As part of our ongoing capacity-building work within the community food sector, we are excited to be launching a new initiative specifically geared to supporting food banks. Over the next few months through a webinar, a training series, and features here on the blog, we'll be shining a light on how food banks can go beyond emergency food provisioning to improve health, grow community, and build skills and confidence among their members.
+ Download our new manual,
Beyond the Emergency: How to evolve your food bank into a force for change
+ Watch the video from our March 2017 webinar,
Looking beyond the emergency: Innovation in local and regional food banks where we profiled the work of the Daily Bread Food Bank and Oregon Food Bank.
For decades, food banks have taken up the fight against hunger, offering food to those who are newly unemployed, whose meagre social assistance cheque makes them choose between rent or groceries, or whose low-wage job simply doesn’t pay all the bills. What started out as an emergency response to an acute upshot in hunger has settled in for the long haul, with food banks attending — now for thirty odd years — to a permanent hunger crisis.
Food banks in and of themselves cannot solve hunger. People are hungry, by and large, because they lack enough income to buy food. Hunger is a symptom, then, of the widespread poverty that exists in the face of insufficient social assistance rates and a fraying social safety net that makes it easy to fall into poverty but hard to emerge from it. Neither building more food banks nor expanding existing ones will change this.
Instead, we believe existing food banks can be a force for change: they can be spaces to share healthy food in a dignified way and they can play an important role in documenting community need, attracting people to work for change, offering a gateway to helpful programs and services, and advocating for better policy. In our upcoming webinar, Looking beyond the emergency: Innovation in local and regional food banks, you’ll hear about how two food banks are changing in these and other ways. We’ll be showcasing innovation in the food bank world and sharing the action, small and large, that food banks can take right now.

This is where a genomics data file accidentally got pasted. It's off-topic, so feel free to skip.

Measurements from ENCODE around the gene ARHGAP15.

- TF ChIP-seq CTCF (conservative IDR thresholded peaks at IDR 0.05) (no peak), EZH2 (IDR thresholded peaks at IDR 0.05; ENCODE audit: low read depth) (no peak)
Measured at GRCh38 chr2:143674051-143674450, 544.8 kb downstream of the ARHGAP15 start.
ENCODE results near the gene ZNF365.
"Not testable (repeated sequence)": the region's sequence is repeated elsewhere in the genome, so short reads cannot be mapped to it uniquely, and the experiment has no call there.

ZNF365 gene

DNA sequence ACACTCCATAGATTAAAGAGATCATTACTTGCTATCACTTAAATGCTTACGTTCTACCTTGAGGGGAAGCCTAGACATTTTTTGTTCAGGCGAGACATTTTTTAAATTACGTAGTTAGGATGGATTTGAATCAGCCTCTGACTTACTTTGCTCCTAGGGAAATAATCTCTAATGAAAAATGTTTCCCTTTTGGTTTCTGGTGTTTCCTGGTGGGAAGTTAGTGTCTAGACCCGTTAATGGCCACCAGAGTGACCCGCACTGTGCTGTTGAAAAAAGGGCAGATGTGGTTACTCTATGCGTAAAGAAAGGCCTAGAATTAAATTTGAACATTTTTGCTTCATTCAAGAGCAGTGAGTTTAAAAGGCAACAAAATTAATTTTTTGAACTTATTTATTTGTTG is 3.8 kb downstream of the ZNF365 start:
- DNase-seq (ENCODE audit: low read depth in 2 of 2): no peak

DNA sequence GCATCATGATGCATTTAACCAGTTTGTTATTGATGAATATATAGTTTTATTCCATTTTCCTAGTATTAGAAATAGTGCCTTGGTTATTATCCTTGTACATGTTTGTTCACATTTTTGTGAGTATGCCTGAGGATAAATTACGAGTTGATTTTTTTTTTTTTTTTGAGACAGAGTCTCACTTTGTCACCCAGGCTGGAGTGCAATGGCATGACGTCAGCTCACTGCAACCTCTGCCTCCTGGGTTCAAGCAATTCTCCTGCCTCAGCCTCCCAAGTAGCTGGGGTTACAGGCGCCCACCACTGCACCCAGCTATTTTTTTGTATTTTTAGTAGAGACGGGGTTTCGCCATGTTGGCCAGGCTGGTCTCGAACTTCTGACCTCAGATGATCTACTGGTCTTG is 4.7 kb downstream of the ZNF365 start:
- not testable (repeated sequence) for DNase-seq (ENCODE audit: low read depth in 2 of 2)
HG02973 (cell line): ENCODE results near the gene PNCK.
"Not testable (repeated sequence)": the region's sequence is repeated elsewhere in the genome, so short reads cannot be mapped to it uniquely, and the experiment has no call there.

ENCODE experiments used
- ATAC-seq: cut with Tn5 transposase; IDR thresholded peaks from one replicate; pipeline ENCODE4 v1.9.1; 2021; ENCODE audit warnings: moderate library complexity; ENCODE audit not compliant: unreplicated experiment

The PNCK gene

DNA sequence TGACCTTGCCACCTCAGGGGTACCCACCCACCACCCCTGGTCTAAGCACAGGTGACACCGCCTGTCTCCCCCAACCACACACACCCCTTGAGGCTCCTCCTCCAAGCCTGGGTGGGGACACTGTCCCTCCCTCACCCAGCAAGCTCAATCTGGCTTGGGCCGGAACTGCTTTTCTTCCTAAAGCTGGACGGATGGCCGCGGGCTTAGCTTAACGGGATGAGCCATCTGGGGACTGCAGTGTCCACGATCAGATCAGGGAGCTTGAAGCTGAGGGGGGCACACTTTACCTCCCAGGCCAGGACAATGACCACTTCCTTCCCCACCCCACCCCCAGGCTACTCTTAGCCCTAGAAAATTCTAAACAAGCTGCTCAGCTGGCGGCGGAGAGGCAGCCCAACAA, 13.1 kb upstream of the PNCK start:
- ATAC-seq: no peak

As profiled in our newly released manual, Beyond the Emergency: How to evolve your food bank into a force for change, a number of our member Good Food Organizations and partner Community Food Centres have used their emergency food programming as a stepping stone to better health and social connection. The Stop and The Table Community Food Centres, along with Good Food Organizations like NDG Food Depot and Nelson Food Cupboard use their food banks to get healthy food into the hands of those who need it most. This has meant crafting a healthy food policy that includes a list of foods they’ll gladly accept and those they cannot. The Table Community Food Centre developed a Core Foods Initiative in 2014 that spells out the kinds of foods they want to stock their food bank with: things like whole grains, dried legumes, and fresh bread or milk top their list, as do shelf-stable products so long as they are low in sodium and/or sugar. Since implementing the new policy, The Table’s food bank is able to ensure that at least 70% of each food hamper consists of healthy items. The organization's success on this front is thanks, in large part, to its extensive upstream communication with would-be donors that people, no matter their income, deserve healthy food.
Outside of direct food distribution, our partner Community Food Centres and many Good Food Organizations actively empower their members to get together, pick up a pen or a megaphone, and truly get involved in the issues that face their community. Share the Warmth in Montreal, for example, is working hard to develop civic engagement, which will help it address the more systemic issues that face marginalized community members. By hosting presenters and discussion groups on topics such as welfare rights, housing, and legal services, they help their members connect with needed services.
Becoming more than a food bank does wonders to build community and reduce social isolation. Be it through a drop-in meal program, a community kitchen, or a social justice group, offering complementary programming reduces the sense of stigma often associated with asking for help. Beyond the Emergency digs into this, offering plenty of examples and anecdotes to illustrate how food banks across Canada are taking steps to become forces for change.
Download CFCC’s food bank manual,
Beyond the Emergency: How to evolve your food bank into a force for change.